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Energy reforms unveiled

Internal Coalition battles over energy policy have resulted in wins and losses for both parties, with customer bills to rise to pay for more renewable energy, but delayed commitments on firm decarbonisation targets.

There has been a perception that Lib Dem energy secretary Ed Davey (pictured above) was pushing for an energy future based on nuclear and renewables to hit emissions targets, and that chancellor George Osborne and the Treasury by contrast wanted gas and shale gas to be the priority.

Davey told BBC Radio 4’s Today programme: “I don’t think it’s gas or renewables. I think we need both, and actually they can be very complementary...I have been very clear and the chancellor has been very clear that shale gas does offer an opportunity to the UK.”

His department, DECC, says that contrary to some media reports quoting figures like £178, bills will actually rise by around £95 (7%) for an average home in 2020.

This is because energy firms will now be allowed to triple the amount they add to customers’ bills to pay for renewable power, nuclear and other environmental measures. But DECC and Davey say that by the end of this decade, the benefits of energy-saving measures and less reliance on expensive and insecure fossil fuel will mean household bills come out lower than they would be without green policies.

Davey said: “This is a durable agreement across the Coalition against which companies can invest and support jobs and our economic recovery.

“The decisions we’ve reached are true to the Coalition Agreement, they mean we can introduce the Energy Bill next week and have essential electricity market reforms up and running by 2014 as planned.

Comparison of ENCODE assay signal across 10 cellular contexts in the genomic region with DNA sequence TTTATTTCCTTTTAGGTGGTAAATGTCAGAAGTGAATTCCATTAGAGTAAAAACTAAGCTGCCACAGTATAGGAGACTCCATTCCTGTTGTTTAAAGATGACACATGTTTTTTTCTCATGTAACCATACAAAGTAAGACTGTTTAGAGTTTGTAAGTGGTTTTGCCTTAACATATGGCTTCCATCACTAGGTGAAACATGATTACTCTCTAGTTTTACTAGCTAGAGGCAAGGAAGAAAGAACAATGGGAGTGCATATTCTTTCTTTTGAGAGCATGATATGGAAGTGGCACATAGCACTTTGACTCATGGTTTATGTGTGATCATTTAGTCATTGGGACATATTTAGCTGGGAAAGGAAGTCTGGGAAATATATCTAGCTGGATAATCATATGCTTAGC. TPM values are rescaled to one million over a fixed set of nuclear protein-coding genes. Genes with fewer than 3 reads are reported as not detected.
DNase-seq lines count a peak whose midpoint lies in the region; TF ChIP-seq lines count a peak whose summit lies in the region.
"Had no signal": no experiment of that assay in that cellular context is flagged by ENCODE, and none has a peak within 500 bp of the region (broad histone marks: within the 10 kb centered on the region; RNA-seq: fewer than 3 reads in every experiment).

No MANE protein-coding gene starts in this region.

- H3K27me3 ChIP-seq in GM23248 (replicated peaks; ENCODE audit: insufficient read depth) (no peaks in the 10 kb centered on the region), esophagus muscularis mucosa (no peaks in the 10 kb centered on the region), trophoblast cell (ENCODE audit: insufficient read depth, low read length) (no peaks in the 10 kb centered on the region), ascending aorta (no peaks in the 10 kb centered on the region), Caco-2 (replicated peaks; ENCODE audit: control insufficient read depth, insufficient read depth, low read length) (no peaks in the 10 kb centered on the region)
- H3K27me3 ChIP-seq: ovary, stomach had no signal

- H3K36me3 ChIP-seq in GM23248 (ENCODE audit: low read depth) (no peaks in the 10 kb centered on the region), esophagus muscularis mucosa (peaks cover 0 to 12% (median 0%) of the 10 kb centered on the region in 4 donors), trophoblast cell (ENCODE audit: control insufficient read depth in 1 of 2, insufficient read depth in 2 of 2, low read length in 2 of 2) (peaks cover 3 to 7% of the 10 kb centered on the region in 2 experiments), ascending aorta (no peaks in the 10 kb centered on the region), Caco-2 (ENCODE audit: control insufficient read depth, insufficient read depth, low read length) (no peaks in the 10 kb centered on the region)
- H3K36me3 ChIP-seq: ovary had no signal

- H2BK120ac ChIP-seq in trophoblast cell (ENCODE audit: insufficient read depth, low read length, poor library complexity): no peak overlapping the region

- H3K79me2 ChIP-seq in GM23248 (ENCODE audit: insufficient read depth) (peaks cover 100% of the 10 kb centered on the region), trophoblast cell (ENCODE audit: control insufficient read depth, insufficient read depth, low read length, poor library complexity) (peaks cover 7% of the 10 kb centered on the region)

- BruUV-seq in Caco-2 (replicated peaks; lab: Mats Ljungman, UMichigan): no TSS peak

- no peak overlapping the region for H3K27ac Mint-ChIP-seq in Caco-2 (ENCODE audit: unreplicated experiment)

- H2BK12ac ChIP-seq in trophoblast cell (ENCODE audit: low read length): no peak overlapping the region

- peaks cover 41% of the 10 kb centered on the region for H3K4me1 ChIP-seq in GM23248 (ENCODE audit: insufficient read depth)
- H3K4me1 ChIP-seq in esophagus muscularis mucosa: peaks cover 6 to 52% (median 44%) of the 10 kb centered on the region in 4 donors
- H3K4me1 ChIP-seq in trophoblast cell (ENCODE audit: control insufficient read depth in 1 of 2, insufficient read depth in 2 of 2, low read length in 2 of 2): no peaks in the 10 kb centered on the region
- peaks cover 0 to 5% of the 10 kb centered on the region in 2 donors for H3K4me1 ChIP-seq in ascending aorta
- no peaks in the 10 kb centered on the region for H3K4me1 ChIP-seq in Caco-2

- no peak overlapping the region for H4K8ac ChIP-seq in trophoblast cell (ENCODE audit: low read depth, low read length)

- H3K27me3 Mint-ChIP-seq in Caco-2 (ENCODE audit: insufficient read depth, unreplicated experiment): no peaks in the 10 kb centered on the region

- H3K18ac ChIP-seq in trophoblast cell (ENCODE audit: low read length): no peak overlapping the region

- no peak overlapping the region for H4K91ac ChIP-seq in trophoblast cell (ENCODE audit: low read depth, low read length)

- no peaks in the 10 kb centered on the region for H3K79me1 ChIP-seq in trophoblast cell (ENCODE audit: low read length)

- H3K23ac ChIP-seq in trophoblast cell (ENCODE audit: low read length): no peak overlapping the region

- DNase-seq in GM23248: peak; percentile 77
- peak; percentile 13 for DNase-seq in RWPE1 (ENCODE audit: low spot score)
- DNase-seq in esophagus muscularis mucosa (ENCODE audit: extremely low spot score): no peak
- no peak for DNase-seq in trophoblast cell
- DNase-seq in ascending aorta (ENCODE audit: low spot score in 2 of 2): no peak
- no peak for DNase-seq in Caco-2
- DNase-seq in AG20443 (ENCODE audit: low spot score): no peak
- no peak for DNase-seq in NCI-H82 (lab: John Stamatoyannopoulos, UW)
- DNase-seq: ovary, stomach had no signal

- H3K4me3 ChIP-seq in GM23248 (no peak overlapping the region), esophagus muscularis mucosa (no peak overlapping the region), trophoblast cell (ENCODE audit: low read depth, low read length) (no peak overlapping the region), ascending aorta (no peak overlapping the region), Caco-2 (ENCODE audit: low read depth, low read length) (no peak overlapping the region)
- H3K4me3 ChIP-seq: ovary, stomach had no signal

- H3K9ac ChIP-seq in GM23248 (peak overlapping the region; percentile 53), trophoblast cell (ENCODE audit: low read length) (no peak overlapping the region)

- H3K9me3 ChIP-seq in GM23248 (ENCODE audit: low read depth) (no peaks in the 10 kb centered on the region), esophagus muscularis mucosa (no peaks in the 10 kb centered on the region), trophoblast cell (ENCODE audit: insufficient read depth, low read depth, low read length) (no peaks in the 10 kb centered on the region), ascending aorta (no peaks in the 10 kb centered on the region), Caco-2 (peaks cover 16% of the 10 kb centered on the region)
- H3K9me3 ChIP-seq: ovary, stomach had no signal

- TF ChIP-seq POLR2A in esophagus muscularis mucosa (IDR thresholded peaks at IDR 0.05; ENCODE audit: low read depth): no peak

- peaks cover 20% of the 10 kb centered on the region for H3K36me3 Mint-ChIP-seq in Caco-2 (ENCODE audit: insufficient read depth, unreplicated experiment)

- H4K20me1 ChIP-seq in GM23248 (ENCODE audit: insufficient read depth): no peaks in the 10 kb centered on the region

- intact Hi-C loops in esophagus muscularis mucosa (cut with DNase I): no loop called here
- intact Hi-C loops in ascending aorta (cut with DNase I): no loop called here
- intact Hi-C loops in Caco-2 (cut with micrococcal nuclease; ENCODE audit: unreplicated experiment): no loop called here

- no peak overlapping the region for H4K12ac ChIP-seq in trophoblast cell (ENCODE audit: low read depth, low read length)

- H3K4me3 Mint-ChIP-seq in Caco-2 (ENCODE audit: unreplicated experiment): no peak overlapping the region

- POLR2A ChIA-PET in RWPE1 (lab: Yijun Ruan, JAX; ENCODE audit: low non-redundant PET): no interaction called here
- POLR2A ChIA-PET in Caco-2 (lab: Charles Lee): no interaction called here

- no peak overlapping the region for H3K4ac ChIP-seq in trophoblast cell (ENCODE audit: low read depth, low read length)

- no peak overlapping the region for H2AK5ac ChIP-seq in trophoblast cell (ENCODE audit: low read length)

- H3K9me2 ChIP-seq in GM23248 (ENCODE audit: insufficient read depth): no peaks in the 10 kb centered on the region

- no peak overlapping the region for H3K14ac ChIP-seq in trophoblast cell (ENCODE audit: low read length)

“They will allow us to meet our legally binding carbon reduction and renewable energy obligations and will bring on the investment required to keep the lights on and bills affordable for consumers.”

A decision on the 2030 decarbonisation target has been pushed back to 2016. The Lib Dems and Labour want a target set, but most Conservatives seem opposed.

Greenpeace said that delay was due to Prime Minister David Cameron allowing a “militant tendency” within the Conservatives to derail the bill, because of their climate change scepticism.

Trade body RenewableUK seemed thrilled with the news; it’s chief executive Maria McCaffery, said it proved that there is “rock solid support across Government for renewable energy”, and “clear evidence that Treasury and the Department of Energy and Climate Change are in step”. She that will provide the industry with “exactly the kind of assurances we've been calling for...This blows the last few months of political infighting completely out of the water.”

She added: “This is proof that the Treasury really does get it – the renewable energy industry offers one of our best hopes for economic recovery. This will stimulate billions of pounds worth of investment in renewables, creating more than 88,000 jobs in wind, wave and tidal energy alone by 2021. It will enable us to hit our 2020 renewable energy targets, and make sure renewables can play their part in protecting UK consumers from unstable international power markets.”

Angela Knight CBE, chief executive of Energy UK, which represents the energy industry, said the agreement is “good news”, adding: “We are pleased to see that the Levy Control Framework means that the UK will be building new power stations, including nuclear and renewables. This is a huge investment and must bring forward the jobs and economic growth that the UK needs. A gas generation strategy is also essential and we await the details with interest. Affordability for all customers, both businesses and households, must be at the core of the Government's approach.”

Lord Deben, who chairs the Committee on Climate Change, said: “The agreement on the levy control framework is very positive. This should be sufficient to support investments in renewables required to meet the 2020 EU target and carbon budgets, together with demonstration of CCS and investment in nuclear new build.

“We are disappointed that a carbon intensity target will not be set until the next Parliament. This leaves a high degree of uncertainty for investors and does not address widespread investor concerns raised in recent months; it could adversely impact on supply chain investment and development of projects to come on line after 2020.”

(Image of Ed Davey is Crown Copyright, courtesy DECC, used here under a Creative Commons licence. Some rights reserved.)

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